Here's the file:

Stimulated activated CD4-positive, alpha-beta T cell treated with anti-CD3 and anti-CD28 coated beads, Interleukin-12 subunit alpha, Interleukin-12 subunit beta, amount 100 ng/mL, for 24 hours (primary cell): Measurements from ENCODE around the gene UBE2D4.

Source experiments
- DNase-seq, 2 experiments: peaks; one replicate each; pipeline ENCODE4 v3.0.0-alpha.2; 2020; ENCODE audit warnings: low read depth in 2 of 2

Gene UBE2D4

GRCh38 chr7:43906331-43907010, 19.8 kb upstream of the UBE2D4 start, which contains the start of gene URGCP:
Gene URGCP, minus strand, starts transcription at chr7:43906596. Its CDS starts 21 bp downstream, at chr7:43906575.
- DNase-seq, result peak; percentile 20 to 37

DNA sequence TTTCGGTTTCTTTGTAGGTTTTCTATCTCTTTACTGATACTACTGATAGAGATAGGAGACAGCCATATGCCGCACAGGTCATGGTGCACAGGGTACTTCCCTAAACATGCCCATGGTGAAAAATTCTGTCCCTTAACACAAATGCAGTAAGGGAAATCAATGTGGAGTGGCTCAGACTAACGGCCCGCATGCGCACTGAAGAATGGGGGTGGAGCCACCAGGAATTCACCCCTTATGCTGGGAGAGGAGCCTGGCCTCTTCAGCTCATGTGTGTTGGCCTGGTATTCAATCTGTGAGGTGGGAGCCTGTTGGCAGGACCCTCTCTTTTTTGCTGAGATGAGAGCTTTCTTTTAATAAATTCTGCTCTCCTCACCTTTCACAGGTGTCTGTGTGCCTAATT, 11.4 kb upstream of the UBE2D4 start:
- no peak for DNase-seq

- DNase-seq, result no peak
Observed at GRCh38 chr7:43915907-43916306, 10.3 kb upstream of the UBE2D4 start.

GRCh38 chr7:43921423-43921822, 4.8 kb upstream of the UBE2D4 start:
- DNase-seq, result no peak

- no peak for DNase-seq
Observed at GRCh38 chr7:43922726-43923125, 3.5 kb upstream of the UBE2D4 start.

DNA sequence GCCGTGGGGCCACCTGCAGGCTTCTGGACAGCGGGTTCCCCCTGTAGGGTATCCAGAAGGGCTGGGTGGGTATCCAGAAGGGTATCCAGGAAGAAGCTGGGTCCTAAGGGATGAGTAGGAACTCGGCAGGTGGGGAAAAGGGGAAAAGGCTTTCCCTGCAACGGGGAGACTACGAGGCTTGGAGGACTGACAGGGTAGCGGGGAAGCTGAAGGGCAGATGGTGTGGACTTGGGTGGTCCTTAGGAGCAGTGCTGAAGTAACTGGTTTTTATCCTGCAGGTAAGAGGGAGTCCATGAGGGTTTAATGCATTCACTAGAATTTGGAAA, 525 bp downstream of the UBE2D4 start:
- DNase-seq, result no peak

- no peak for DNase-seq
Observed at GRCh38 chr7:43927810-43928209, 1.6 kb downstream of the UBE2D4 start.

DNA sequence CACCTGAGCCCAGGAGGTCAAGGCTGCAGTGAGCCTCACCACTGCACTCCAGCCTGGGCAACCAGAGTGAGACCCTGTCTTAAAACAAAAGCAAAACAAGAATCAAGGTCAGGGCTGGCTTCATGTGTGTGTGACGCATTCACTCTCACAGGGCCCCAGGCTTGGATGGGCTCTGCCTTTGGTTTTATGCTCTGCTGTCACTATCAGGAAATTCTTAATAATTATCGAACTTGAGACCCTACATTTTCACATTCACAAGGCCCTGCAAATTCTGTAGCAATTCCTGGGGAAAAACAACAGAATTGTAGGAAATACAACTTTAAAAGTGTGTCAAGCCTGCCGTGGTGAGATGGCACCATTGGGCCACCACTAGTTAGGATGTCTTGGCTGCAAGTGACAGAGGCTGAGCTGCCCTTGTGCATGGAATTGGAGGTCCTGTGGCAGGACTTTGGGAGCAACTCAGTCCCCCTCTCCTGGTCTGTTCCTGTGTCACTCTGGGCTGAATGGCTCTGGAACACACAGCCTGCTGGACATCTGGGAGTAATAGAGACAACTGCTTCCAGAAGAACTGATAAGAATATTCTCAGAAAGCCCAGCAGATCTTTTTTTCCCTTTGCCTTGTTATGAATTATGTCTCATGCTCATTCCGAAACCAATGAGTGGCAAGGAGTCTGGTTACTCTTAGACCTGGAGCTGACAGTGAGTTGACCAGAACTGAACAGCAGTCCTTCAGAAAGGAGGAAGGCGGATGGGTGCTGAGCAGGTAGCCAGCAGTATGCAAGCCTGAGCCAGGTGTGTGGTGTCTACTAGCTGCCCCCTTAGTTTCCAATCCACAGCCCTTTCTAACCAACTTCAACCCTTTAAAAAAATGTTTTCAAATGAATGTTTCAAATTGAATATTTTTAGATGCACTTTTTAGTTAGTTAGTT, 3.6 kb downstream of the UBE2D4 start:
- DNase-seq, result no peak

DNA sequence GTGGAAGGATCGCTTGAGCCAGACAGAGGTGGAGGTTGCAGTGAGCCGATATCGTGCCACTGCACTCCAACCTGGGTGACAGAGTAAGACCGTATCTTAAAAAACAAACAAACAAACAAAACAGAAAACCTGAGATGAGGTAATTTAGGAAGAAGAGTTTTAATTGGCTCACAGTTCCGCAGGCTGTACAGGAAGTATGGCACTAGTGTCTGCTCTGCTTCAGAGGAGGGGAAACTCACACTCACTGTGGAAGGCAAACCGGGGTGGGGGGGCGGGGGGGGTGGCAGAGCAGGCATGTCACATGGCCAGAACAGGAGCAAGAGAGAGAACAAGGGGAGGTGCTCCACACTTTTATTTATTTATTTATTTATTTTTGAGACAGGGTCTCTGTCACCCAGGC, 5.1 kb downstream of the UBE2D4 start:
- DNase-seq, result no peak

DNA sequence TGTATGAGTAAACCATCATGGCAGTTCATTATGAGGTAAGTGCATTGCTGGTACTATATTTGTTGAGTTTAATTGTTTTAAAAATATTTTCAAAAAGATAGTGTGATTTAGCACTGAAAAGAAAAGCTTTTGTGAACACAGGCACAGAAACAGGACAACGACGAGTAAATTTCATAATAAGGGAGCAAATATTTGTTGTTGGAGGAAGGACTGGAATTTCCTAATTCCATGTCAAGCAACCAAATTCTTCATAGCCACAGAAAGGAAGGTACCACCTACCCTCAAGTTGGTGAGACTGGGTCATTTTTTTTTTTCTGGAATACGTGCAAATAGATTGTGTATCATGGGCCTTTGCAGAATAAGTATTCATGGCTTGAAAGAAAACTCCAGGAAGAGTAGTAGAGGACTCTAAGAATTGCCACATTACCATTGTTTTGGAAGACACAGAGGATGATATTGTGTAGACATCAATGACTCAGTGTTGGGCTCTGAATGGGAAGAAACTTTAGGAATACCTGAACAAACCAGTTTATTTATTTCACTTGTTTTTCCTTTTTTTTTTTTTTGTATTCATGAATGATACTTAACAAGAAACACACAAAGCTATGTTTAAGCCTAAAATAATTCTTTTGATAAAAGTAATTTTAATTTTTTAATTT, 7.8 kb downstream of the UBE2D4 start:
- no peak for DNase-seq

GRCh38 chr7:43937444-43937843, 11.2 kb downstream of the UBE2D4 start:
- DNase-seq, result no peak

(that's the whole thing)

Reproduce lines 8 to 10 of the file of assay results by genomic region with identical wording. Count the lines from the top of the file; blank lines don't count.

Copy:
DNA sequence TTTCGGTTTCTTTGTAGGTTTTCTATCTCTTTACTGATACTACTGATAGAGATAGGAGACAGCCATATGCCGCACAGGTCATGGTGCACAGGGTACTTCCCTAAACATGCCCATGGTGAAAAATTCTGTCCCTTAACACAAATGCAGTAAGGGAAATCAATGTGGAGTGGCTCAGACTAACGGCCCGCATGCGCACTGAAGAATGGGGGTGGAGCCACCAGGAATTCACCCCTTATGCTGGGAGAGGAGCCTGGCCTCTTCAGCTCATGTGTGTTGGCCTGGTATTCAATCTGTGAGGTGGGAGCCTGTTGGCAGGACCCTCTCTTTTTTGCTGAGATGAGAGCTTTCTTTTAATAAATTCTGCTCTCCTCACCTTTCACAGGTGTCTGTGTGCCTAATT, 11.4 kb upstream of the UBE2D4 start:
- no peak for DNase-seq

- DNase-seq, result no peak